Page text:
Director – Thierry Poiraud, Screenplay – Marie Garel Weiss, Producers – Ibon Cormenzana, Ignasi Estape, Raphael Rocher & Jerome Vidal, Photography – Matias Boucard, Music – Jesus Diaz & Fletcher Ventura, Visual Effects – Buf (Director Supervisors – Geoffrey Niquet & Isabelle Perin-Leduc) & Pixel Street, Makeup Effects – May Effects (Supervisor – Pablo Perona), Production Design – Mani Martinez. Production Company – Noodles Production/Arcadia Motion Pictures/Inti Entertainment/Orange Studio/Canal+/Cine+ /CNC/ICAA-Ministerio de Cultura.
Fergus Riordan (Bastian), Madeleine Kelly (Pearl), McKell David (Liam), Darren Evans (Shawn), Natifa Mai (May), Siego Mendez (Thomas), Harrison Noble (Harry)
A group of six youths at a reform facility make an escape and head into the town where they break into a store to steal alcohol. In the course of doing so, they are attacked by various people in a zombified state. They realise that something has happened that turns every adult into a zombie that is driven to mindlessly kill. Taking a vehicle, they try to make it to safety. However, during their journey some among their number who are turning of age start to become affected.
Alone (Don’t Grow Up) comes from French director Thierry Poiraud. Poiraud had previously co-directed the gonzo Atomik Circus: The Return of James Bataille (2004) and the zombie and soccer film Goal of the Dead (2014) before going solo here. He subsequently co-directed the tv series Zone Blanche (2017- ).
Alone (Don’t Grow Up) is another zombie film, although it takes a more unusual perspective in that it focuses on a group of children as they discover that something is causing adults to become zombies. (Although these are zombies without the regular preference for eating flesh and just seem to stumble around killing people). This takes the film somewhat in the direction of the subsequent Mom & Dad (2017) in which parents become insanely murderous and want to kill their children. In particular, the Spanish island setting made me think of Who Could Kill a Child? (1976), where instead of adults arriving in a town to find the children have become killers, it is the children who arrive in town to find the adults have become killers.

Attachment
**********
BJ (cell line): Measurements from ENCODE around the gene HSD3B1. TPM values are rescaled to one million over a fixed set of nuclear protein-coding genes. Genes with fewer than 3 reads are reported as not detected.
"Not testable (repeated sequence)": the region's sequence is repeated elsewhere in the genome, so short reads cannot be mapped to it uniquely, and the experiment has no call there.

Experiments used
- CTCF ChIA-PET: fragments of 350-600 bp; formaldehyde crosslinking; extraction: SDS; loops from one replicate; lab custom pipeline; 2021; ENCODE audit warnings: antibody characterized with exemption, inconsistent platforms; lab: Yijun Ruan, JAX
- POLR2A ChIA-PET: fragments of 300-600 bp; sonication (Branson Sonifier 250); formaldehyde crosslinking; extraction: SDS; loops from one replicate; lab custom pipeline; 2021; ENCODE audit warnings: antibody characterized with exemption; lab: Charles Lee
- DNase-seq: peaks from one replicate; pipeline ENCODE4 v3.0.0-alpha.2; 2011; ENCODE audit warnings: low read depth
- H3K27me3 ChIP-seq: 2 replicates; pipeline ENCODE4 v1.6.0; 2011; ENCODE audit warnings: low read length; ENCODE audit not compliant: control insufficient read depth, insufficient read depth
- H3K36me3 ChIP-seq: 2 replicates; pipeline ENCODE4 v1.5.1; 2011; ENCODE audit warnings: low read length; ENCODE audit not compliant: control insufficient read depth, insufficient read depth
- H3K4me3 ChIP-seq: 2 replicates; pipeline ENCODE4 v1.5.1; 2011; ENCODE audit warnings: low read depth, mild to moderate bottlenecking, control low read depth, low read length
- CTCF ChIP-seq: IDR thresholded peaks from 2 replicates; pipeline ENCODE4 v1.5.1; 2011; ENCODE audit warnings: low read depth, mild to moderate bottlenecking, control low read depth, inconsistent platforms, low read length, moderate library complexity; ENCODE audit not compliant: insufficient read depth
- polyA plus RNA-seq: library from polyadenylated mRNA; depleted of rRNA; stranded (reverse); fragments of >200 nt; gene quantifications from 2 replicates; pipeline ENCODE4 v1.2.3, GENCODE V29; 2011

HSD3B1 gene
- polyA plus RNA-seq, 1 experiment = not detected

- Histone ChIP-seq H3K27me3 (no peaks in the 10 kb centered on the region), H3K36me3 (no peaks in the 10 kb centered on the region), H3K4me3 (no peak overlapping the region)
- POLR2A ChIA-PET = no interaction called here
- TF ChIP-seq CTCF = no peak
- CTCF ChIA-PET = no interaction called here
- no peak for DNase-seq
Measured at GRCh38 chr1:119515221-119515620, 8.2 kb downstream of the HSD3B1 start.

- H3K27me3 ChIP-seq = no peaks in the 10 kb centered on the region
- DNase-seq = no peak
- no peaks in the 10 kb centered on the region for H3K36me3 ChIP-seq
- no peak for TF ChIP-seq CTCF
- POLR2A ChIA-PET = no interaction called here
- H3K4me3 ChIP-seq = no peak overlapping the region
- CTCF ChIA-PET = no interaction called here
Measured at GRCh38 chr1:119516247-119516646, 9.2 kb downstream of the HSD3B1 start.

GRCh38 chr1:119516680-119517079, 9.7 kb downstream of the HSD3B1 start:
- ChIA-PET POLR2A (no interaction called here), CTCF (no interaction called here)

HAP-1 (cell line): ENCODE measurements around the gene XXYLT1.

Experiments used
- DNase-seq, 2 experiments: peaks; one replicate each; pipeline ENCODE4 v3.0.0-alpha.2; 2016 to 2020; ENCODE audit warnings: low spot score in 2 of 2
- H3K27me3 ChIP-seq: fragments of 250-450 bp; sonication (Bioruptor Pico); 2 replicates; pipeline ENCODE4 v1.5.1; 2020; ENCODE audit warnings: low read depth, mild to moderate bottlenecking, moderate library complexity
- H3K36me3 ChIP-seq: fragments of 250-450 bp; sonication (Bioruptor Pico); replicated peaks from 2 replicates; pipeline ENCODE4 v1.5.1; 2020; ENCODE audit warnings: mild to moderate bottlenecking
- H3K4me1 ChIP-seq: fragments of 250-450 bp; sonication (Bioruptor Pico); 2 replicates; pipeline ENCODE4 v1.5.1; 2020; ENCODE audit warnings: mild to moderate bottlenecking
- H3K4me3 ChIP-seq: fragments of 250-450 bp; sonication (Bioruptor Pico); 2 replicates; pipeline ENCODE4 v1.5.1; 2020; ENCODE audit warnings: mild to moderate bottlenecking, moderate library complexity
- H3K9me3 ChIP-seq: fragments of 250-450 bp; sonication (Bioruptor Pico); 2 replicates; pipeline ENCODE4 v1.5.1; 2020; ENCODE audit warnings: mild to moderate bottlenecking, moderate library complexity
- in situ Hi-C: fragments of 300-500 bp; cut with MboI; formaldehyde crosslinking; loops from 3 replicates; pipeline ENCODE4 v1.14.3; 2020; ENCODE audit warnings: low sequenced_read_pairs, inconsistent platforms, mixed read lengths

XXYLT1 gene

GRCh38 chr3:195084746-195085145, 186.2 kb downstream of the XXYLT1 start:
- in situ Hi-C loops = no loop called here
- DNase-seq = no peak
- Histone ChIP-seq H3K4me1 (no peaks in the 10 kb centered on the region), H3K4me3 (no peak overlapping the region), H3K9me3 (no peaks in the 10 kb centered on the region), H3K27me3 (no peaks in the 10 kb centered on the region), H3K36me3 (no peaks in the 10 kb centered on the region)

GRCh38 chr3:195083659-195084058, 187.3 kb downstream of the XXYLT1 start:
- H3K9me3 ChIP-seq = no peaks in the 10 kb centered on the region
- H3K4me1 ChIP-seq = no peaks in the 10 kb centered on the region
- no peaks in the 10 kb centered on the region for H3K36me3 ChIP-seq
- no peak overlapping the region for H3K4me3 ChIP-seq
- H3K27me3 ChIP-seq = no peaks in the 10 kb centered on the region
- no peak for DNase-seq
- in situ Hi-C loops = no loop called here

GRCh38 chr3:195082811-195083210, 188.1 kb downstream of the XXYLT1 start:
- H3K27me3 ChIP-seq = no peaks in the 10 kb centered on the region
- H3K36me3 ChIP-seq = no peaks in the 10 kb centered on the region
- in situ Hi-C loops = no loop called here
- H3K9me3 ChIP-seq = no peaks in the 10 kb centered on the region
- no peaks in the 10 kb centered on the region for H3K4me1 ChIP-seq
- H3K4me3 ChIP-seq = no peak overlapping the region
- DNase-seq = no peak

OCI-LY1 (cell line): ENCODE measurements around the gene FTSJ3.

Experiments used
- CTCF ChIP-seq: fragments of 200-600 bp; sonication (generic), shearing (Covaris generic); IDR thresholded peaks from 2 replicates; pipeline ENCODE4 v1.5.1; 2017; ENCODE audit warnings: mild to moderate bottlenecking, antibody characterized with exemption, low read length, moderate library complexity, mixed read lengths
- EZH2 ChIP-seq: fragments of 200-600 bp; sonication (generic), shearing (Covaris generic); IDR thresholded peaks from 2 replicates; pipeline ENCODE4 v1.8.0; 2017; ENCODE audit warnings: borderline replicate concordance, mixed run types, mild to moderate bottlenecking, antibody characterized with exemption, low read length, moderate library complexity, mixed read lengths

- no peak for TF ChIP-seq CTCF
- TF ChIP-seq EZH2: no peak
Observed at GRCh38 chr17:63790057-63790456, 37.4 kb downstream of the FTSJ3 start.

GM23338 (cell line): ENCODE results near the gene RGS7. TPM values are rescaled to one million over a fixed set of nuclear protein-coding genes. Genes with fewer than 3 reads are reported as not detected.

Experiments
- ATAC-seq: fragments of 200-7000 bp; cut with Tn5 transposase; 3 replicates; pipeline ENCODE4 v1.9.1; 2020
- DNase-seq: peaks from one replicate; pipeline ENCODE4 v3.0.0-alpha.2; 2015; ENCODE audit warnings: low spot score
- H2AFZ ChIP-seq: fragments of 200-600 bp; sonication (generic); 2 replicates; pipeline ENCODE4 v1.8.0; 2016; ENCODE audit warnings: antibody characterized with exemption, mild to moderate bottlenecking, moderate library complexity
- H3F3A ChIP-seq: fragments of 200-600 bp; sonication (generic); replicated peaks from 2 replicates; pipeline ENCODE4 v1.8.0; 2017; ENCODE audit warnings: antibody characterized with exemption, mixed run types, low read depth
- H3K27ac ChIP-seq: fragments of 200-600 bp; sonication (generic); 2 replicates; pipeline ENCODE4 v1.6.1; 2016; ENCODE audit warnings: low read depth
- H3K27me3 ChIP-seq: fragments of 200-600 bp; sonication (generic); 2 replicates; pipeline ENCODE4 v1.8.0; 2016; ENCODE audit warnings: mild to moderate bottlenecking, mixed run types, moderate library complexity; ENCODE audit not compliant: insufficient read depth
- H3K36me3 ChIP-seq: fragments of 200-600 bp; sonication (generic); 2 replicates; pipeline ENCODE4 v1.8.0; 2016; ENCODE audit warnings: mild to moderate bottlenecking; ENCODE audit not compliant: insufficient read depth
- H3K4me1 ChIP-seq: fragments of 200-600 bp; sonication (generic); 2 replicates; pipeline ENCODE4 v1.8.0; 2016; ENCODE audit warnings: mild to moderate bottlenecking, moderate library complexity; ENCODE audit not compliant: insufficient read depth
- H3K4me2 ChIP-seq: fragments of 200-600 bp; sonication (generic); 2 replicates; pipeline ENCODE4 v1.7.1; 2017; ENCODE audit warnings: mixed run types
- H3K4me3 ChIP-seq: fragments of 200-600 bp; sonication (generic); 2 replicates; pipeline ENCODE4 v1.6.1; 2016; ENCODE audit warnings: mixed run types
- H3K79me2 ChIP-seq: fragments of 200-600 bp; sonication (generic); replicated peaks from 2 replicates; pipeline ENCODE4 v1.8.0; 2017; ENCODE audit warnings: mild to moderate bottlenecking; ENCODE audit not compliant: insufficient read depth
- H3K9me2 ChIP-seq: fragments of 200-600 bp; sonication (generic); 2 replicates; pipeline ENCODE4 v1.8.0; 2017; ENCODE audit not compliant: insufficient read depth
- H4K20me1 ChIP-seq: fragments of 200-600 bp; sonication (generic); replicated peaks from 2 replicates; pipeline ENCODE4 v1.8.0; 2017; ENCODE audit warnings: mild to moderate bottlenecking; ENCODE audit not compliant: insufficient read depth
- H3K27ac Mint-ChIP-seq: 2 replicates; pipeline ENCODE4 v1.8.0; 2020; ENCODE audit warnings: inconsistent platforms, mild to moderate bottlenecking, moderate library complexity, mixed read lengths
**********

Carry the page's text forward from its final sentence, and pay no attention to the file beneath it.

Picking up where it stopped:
Thierry Poiraud creates an interesting film. The six actors cast as the youths create raw and convincing characters – there is the feeling that much of the film was shot in a naturalistic manner with Poiraud directing each of the actors to behave as they would in real life. There is a well-roundedness to them as a group that feels like it is a social portrait of troubled youth before it starts to become a zombie film.
As a zombie film, Poiraud creates something sparse – there are surprisingly few in the ways of actual zombie encounters/attacks, mostly the film is about a journey across country. This is occasionally interspersed with a series of attacks and encounters with other youths in the course of which various of the group are killed. Part of the effect of the film is in seeing characters start to become affected and succumb to the zombie condition as the journey progresses. Too much beyond that though, this is a minimalist zombie film.